Wednesday 27 November 2013, 1.00PM to 2.00pm
Speaker(s): Adam Oliver, LSE
Abstract: Classic preference reversal, where choice and valuation procedures generate inconsistent preference orderings, has rarely been tested in hypothetical health care treatment scenarios. Two studies - the first non-incentivised and the second incentivised - are reported in this article. In both studies, respondents are asked to make decisions that affect themselves (a personal decision making frame) and those for whom they are responsible (a social decision making frame). The results show non-negligible and systematic rates of preference reversal in both frames, although these rates are slightly, but non-significantly, lower in the incentivised condition. Moreover, in both studies, the rate of predicted preference reversal was somewhat higher in the social than in the personal decision making frame, a finding that is explained by greater risk aversion when choosing treatment options for others than when choosing treatments for oneself. This paper is forthcoming in the Journal of Health Economics.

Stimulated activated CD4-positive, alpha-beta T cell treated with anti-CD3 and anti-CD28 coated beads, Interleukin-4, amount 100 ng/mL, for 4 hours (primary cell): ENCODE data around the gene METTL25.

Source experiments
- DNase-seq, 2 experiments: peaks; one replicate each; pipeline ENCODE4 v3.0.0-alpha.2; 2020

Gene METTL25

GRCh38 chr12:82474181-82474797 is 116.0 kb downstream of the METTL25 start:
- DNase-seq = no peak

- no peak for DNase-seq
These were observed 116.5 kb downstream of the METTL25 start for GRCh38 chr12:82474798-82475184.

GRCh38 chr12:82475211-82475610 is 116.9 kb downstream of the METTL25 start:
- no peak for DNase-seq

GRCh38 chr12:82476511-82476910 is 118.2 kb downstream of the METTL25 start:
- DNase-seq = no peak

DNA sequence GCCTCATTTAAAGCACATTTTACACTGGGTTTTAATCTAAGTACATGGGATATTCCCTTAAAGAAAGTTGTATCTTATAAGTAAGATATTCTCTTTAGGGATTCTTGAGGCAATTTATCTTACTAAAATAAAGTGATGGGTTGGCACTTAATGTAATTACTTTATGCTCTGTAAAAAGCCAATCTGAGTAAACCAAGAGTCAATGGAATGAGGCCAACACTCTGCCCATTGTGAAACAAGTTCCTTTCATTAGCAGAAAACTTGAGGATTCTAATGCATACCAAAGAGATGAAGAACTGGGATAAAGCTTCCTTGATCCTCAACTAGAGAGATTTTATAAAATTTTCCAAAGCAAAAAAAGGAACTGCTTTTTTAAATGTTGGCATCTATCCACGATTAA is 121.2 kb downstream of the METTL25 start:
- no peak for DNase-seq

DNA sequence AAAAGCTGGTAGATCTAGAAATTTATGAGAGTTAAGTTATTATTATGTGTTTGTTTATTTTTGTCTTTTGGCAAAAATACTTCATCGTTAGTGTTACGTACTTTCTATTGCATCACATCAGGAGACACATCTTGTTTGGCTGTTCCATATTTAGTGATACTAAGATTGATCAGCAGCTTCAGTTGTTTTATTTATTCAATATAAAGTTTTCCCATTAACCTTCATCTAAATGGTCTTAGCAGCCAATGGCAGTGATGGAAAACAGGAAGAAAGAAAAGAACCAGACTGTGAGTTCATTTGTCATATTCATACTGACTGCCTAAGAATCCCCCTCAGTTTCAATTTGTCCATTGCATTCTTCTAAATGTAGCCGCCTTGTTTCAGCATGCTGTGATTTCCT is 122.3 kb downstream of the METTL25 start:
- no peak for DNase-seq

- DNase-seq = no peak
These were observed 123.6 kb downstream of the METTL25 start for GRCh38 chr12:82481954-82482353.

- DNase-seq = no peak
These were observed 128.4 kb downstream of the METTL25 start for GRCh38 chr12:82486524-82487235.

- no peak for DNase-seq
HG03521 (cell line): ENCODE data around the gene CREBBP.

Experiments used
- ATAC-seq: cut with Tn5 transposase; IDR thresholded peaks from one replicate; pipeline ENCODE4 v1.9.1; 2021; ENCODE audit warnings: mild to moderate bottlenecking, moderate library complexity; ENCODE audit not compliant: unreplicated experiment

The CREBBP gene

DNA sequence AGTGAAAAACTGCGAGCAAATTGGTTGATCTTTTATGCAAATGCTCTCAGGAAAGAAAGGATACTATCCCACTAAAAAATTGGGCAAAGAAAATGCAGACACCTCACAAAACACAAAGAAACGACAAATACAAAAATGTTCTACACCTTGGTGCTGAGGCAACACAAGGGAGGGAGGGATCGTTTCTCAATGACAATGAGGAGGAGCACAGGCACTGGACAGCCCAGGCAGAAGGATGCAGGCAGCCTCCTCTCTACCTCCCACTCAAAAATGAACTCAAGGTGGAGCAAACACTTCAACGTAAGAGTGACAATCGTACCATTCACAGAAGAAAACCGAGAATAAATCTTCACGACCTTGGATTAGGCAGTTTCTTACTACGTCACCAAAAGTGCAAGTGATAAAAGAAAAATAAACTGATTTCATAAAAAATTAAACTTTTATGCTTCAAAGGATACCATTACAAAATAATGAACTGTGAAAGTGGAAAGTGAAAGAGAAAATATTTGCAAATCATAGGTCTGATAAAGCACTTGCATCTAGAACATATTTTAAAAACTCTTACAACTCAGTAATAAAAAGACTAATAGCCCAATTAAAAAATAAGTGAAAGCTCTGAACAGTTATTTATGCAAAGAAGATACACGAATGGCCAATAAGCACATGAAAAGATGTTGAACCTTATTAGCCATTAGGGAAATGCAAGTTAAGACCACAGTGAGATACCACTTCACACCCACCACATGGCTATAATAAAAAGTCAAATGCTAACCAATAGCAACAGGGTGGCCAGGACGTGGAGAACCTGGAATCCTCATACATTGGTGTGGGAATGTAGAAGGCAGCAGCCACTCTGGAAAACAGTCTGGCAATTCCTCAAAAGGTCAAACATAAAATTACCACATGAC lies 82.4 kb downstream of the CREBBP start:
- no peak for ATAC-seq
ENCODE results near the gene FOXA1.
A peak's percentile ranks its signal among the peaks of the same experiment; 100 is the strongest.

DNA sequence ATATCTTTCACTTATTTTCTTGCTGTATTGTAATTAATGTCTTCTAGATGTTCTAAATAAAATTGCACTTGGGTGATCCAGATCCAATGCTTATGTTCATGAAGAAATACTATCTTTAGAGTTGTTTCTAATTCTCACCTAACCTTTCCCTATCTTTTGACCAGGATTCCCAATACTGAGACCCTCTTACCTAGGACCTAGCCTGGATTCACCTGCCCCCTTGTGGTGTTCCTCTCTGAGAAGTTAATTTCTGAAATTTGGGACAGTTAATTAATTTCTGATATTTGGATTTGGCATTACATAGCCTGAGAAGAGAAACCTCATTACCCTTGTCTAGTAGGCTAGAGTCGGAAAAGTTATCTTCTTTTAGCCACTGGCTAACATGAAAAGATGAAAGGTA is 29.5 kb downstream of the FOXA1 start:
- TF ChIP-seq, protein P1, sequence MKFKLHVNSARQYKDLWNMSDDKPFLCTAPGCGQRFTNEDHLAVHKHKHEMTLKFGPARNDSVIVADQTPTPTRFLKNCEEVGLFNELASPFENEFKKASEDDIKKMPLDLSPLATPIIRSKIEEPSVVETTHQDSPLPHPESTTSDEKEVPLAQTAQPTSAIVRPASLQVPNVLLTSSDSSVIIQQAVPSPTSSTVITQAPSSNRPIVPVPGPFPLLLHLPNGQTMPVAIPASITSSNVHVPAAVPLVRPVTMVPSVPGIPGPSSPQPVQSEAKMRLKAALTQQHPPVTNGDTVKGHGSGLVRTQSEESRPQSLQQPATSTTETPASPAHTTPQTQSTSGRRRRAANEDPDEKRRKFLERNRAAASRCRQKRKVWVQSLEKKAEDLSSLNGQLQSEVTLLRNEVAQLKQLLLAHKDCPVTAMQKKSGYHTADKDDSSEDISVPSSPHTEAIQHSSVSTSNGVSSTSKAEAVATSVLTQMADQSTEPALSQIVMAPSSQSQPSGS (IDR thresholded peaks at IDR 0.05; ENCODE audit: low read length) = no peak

Bio: Adam Oliver is a Reader in Social Policy at the London School of Economics and Political Science. He co-founded the Health Equity Network, the European Health Policy Group and the journal, Health Economics, Policy and Law. He has published widely in the areas of health economics, health policy, behavioural economics, and behavioural public policy.
Location: ARRC Auditorium (A/RC/014)